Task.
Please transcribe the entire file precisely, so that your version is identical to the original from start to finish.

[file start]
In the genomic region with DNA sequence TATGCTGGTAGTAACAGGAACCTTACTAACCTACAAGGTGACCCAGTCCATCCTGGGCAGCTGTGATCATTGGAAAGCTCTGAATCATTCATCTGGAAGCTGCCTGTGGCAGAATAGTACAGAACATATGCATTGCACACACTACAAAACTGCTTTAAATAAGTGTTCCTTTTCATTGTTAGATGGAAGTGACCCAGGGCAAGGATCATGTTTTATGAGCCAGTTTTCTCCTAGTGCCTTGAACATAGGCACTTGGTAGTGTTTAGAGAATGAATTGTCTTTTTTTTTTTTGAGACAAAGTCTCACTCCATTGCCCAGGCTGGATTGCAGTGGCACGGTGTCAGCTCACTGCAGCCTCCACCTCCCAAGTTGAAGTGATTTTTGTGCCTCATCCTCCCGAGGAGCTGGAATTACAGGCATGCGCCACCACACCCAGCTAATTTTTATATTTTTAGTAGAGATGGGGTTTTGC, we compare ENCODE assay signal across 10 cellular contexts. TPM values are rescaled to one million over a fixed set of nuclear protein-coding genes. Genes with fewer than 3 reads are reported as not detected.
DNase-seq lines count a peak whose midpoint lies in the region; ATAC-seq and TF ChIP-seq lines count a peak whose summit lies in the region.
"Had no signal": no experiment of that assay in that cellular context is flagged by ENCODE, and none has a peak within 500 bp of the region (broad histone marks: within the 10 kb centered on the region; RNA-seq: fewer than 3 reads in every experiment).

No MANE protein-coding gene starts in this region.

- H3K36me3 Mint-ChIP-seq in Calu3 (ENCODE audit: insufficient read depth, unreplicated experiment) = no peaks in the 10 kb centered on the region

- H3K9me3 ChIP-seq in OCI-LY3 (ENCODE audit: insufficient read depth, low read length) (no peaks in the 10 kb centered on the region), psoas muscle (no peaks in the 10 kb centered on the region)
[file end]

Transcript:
In the genomic region with DNA sequence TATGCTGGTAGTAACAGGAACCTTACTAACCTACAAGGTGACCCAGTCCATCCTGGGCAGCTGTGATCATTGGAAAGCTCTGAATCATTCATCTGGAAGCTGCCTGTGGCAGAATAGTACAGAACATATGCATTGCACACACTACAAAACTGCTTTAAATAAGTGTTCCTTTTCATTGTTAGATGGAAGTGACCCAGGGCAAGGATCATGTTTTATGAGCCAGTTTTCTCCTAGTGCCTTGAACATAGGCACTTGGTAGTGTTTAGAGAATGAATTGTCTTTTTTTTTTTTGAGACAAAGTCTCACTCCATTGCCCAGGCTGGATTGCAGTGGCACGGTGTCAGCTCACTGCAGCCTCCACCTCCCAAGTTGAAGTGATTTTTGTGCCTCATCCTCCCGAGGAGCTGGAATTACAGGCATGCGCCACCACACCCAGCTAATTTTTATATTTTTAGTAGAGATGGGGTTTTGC, we compare ENCODE assay signal across 10 cellular contexts. TPM values are rescaled to one million over a fixed set of nuclear protein-coding genes. Genes with fewer than 3 reads are reported as not detected.
DNase-seq lines count a peak whose midpoint lies in the region; ATAC-seq and TF ChIP-seq lines count a peak whose summit lies in the region.
"Had no signal": no experiment of that assay in that cellular context is flagged by ENCODE, and none has a peak within 500 bp of the region (broad histone marks: within the 10 kb centered on the region; RNA-seq: fewer than 3 reads in every experiment).

No MANE protein-coding gene starts in this region.

- H3K36me3 Mint-ChIP-seq in Calu3 (ENCODE audit: insufficient read depth, unreplicated experiment) = no peaks in the 10 kb centered on the region

- H3K9me3 ChIP-seq in OCI-LY3 (ENCODE audit: insufficient read depth, low read length) (no peaks in the 10 kb centered on the region), psoas muscle (no peaks in the 10 kb centered on the region)